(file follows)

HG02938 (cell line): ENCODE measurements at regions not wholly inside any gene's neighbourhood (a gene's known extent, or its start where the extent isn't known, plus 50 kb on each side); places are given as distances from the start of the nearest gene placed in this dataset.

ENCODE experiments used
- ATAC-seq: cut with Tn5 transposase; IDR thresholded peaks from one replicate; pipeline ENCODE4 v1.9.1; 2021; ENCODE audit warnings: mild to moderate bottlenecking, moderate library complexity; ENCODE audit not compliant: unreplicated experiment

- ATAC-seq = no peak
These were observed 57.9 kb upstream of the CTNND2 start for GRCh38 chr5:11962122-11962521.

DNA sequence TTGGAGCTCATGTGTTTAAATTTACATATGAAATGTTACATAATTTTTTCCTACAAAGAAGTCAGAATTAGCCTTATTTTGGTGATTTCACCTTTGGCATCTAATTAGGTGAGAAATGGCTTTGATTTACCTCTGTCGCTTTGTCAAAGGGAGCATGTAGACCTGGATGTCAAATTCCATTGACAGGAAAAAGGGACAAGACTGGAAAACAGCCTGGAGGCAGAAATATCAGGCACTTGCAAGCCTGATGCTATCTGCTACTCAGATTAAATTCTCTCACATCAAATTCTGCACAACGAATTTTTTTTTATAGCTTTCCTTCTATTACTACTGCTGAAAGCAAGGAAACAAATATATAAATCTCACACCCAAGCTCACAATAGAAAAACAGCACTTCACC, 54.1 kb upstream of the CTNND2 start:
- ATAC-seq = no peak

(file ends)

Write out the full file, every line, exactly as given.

HG02938 (cell line): ENCODE measurements at regions not wholly inside any gene's neighbourhood (a gene's known extent, or its start where the extent isn't known, plus 50 kb on each side); places are given as distances from the start of the nearest gene placed in this dataset.

ENCODE experiments used
- ATAC-seq: cut with Tn5 transposase; IDR thresholded peaks from one replicate; pipeline ENCODE4 v1.9.1; 2021; ENCODE audit warnings: mild to moderate bottlenecking, moderate library complexity; ENCODE audit not compliant: unreplicated experiment

- ATAC-seq = no peak
These were observed 57.9 kb upstream of the CTNND2 start for GRCh38 chr5:11962122-11962521.

DNA sequence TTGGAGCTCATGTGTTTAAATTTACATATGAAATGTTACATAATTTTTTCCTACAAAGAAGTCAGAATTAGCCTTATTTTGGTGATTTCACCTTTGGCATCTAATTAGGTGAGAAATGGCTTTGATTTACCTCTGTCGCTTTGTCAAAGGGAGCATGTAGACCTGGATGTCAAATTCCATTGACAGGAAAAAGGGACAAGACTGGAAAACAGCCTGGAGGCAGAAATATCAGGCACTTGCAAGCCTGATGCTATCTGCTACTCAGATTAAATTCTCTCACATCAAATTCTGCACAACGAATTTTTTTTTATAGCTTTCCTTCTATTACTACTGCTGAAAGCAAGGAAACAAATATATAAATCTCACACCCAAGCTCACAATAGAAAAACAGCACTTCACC, 54.1 kb upstream of the CTNND2 start:
- ATAC-seq = no peak